Who cannot be moved and disturbed at the news from our southern border of little children living amid squalor and deprivation in detainment?
Our Bishop has written about this matter in the previous post, and I want to add a little of what I know.
In conversation with Paul Moore, the rector of St. Paul’s/Resurrecion Episcopal Church in Mount Vernon, I received first-hand information about the work in which he was engaged recently at the border. He called my attention to a work directed by Deacon Roger Babnew of St. Andrew’s Church in the border town of Nogales, Arizona. The effort is called Cruzando Fronteras. The mission, supported jointly by the Episcopal Diocese of Arizona and the regional synod of the Evangelical Lutheran Church, is described in the following five points:
• Prayer and relational action with those involved in global mission along the Arizona/Sonora corridor;
• Humanitarian advocacy for migrants, refugees, detainees, and all who live in Las Fronteras;
• Promotion of comprehensive immigration reform;
• Expanded church relationships with Lutheran & Anglican communities in Mexico, Latin America & globally;
• Latino/Hispanic congregational development in the region
Paul is planning to attend the second Episcopal Border Ministries Summit this November in Tuscon. I plan to attend this three-day event as well, in order to learn first-hand about what the situation is and how we as a Church on both sides of the border are responding.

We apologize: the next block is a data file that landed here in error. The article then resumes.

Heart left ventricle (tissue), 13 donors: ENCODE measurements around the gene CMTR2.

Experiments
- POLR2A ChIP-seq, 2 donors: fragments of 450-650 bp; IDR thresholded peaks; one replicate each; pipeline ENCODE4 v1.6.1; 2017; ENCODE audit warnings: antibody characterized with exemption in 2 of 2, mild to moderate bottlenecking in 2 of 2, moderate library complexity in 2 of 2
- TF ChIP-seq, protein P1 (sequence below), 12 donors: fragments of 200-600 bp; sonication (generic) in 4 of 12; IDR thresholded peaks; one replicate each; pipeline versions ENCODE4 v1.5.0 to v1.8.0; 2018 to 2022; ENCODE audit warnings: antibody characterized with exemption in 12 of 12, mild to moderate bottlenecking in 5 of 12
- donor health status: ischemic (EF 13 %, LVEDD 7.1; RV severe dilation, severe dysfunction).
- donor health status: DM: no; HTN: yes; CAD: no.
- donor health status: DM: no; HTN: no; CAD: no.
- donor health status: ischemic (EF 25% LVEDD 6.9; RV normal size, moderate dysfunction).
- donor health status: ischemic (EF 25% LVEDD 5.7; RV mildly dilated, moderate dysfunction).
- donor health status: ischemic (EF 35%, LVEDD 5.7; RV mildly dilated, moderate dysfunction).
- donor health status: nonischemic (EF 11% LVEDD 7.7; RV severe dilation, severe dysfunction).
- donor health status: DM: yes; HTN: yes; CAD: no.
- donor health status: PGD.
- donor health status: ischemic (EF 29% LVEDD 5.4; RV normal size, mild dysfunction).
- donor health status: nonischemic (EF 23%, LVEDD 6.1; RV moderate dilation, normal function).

Last December Episcopal Relief and Development published this article about efforts on both sides of the border with Mexico, and includes information about the ministry of Cruzando Fronteras.
Gifts given to the International Disaster Fund of Episcopal Relief and Development help support the humanitarian work with immigrants moving through Mexico.
The Episcopal Diocese of the Rio Grande and their new bishop Michael Hunn (who visited St. Paul’s in Bellingham with Bishop Curry last year) is also involved in ministry at the border. You can learn more about that here.
I leave you with this thought. Much of our Bible (major portions of the Hebrew Scriptures) were written from exile in Babylon. Our faith ancestors were immigrants and exiles who were displaced by violence and war from their homes. Jeremiah gave voice to their pain when he wrote:
“…A voice is heard in Ramah, lamentation and bitter weeping. Rachel is weeping for her children; she refuses to be comforted for her children, because they are no more.”
Jesus was himself a refugee, Matthew’s Gospel tells us.
Our political concern for immigration reform should not get in the way of a humanitarian response to immigrants, especially children who are on the run with their parents and guardians and relatives from violence and very real threats to their safety in their home countries.